Social marketing: advancing a new planning framework to guide programmes

M. Bilal Akbar (Nottingham Trent University, Nottingham, UK)
Lawrence B. Ndupu (University of Derby, Derby, UK)
Jeff French (Strategic Social Marketing Ltd, London, UK)
Alison Lawson (University of Derby, Derby, UK)

RAUSP Management Journal

ISSN: 2531-0488

Article publication date: 31 May 2021

Abstract

Purpose

This paper aims to develop and present a new planning framework of social marketing, known as consumer research, segmentation, design of the social programme, implementation, evaluation and sustainability (CSD-IES).

Design/methodology/approach

The proposed framework is based on recent theoretical developments in social marketing and is informed by the key strengths of existing social marketing planning approaches.

Findings

The CSD-IES planning framework incorporates emerging principles of social marketing. For example, sustainability in changed behaviour, ethical considerations in designing social marketing programmes, the need for continuous research to understand the changing needs of the priority audience during the programme and the need for explicit feedback mechanisms.

Research limitations/implications

The CSD-IES framework is a dynamic and flexible framework that guides social marketers, other practitioners and researchers to develop, implement and evaluate effective and sustainable social marketing programmes to influence or change specific behaviours based on available resources.

Originality/value

This paper makes an important contribution to social marketing theory and practice by integrating elements of behaviour maintenance, consideration of ethical perspectives and continuous feedback mechanisms in developing the CSD-IES framework, bringing it in line with the global consensus definition of social marketing.

Keywords

Citation

Akbar, M.B., Ndupu, L.B., French, J. and Lawson, A. (2021), "Social marketing: advancing a new planning framework to guide programmes", RAUSP Management Journal, Vol. ahead-of-print No. ahead-of-print. https://doi.org/10.1108/RAUSP-08-2020-0186

Publisher

:

Emerald Publishing Limited

Copyright © 2021, M. Bilal Akbar, Lawrence B. Ndupu, Jeff French and Alison Lawson.

License

Published in RAUSP Management Journal. Published by Emerald Publishing Limited. This article is published under the Creative Commons Attribution (CC BY 4.0) licence. Anyone may reproduce, distribute, translate and create derivative works of this article (for both commercial and non-commercial purposes), subject to full attribution to the original publication and authors. The full terms of this licence maybe seen at http://creativecommons.org/licences/by/4.0/legalcode


Introduction

Social marketing is a compelling behaviour change approach (Kassirer et al., 2019), which has a growing theoretical base as well as growth in learning from a practical perspective (Lee, 2020). The interdisciplinary nature of social marketing is drawn from commercial marketing, psychology, behavioural science, sociology and many more (French & Russell-Bennett, 2015; Spotswood & Tapp, 2013; Wood, 2012; Donovan & Henley, 2010), resulting in constantly evolving principles (Deshpande, 2019). In 2017, social marketing principles were re-defined in a global consensus definition:

Social Marketing seeks to (1) develop and integrate marketing concepts with other approaches to influence behaviour that benefits individuals and communities for the greater social good. (2) Social Marketing practice is guided by ethical principles. (3) It seeks to integrate research, best practice, theory, (4) audience and partnership insight, to inform the delivery of competition sensitive and segmented social change programmes that are effective, efficient, equitable and (5) sustainable (ISMA et al., 2017).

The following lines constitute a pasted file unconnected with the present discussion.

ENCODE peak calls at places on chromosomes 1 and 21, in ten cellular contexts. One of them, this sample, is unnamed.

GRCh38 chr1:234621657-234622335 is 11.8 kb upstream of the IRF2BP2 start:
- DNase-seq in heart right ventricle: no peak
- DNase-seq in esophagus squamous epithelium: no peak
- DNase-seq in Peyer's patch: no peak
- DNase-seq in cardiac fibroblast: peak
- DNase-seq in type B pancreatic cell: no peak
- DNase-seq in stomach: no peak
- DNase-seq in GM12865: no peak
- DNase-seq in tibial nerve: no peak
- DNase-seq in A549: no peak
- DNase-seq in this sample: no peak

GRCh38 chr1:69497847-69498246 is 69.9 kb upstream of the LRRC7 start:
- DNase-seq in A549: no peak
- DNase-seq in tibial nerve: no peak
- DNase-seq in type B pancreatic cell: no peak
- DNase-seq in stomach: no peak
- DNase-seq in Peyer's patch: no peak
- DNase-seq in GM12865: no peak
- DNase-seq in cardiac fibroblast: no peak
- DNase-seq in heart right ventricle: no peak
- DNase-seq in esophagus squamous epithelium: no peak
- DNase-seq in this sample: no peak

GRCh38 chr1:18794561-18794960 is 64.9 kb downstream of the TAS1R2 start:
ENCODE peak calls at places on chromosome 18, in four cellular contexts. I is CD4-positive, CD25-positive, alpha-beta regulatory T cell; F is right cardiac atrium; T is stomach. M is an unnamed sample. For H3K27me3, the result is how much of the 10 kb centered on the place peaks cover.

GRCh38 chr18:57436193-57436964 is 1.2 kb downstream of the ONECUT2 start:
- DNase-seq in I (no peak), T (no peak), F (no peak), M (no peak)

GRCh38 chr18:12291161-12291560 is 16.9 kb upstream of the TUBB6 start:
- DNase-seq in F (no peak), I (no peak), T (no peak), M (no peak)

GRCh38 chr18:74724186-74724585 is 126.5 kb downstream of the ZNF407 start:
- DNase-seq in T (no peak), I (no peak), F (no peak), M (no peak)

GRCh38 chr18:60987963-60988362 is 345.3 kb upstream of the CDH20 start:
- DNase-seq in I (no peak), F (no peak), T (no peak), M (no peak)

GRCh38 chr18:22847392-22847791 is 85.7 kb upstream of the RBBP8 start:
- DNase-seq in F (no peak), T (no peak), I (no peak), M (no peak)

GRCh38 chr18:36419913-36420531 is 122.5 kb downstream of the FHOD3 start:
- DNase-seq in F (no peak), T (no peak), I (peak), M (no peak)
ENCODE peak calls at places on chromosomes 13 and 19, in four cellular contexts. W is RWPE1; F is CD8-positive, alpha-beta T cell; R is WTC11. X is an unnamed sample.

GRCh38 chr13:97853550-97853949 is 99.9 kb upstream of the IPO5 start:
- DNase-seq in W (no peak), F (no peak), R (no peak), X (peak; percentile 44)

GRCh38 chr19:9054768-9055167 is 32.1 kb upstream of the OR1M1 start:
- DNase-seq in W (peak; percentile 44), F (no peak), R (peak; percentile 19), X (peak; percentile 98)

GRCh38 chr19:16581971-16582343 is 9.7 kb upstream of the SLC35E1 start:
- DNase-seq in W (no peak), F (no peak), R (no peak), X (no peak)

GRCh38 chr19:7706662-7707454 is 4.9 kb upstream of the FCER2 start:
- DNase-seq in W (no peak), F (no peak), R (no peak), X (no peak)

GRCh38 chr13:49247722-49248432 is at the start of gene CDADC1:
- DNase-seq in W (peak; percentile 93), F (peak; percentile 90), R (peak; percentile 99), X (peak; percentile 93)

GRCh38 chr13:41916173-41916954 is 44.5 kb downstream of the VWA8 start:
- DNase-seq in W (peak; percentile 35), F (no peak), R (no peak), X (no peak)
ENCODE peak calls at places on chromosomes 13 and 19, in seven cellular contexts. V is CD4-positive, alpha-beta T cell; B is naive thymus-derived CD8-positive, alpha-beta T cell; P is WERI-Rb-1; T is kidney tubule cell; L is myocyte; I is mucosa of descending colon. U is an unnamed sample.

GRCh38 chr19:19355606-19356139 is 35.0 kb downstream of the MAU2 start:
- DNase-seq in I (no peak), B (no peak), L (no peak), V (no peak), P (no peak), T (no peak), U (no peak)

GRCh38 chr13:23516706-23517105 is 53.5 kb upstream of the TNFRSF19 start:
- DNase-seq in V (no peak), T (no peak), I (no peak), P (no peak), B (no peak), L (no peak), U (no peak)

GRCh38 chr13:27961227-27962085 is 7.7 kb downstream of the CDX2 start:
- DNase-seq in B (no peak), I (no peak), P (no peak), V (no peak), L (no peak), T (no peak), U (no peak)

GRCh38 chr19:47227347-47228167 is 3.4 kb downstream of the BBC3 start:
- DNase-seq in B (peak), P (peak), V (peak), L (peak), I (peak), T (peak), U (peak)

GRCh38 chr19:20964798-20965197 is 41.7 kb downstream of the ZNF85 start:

This global consensus definition confirms that social marketing has moved on from using traditional marketing principles for influencing behaviours to a multidisciplinary approach, emphasising ethically guided, effective and sustainable solutions. However, “there is a growing recognition that the field lacks a unified theoretical framework that can help practitioners develop behaviour change interventions” (Cohen & Andrade, 2018, p. 84). Similarly, taking the global consensus definition as a reference, many existing social marketing planning (SMP) approaches can be considered incomplete, generating a critical research gap (Akbar, French & Lawson, 2019). Building on Akbar et al.’s (2019) analysis, this paper seeks to develop a new framework, in line with the field’s current theoretical development.

Social marketing planning approaches and social marketing theory development

Because of social marketing’s scope and diversity, many scholars have turned to established SMP approaches for guidance. A handful of these approaches have dominated empirical research (Davis, Campbell, Hildon, Hobbs, & Michie, 2015; Bloom, Gundlach & Lefebvre, 2015; Luca & Suggs, 2013; Painter, Borba, Hynes, Mays & Glanz, 2008). This paper briefly summarises some of the most often identified/cited approaches in this section because of space limitations.

Wiebe’s (1952) five principles (force, direction, distance, adequacy and compatibility and social mechanism) were considered the first-ever attempt to identify the idea of a social mechanism for translating the motivation of people into actions in a behaviour change programme. However, Wiebe’s (1952) principles lack practical guidance (Akbar et al., 2019). Even though Wiebe (1952) introduced commercial marketing techniques in a behaviour change setting, the principles remain unsuccessful in incorporating fundamental marketing tools. Kotler and Zaltman (1971) planning system overcomes the weaknesses noted in Wiebe’s (1952) work. This planning system introduces commercial marketing techniques, for example, scanning of the macro-environmental factors, market research and the 4Ps of marketing. The planning system was accepted broadly in social marketing practice (Kotler & Zaltman, 1971); however, it omitted behaviour change objectives and consumer research.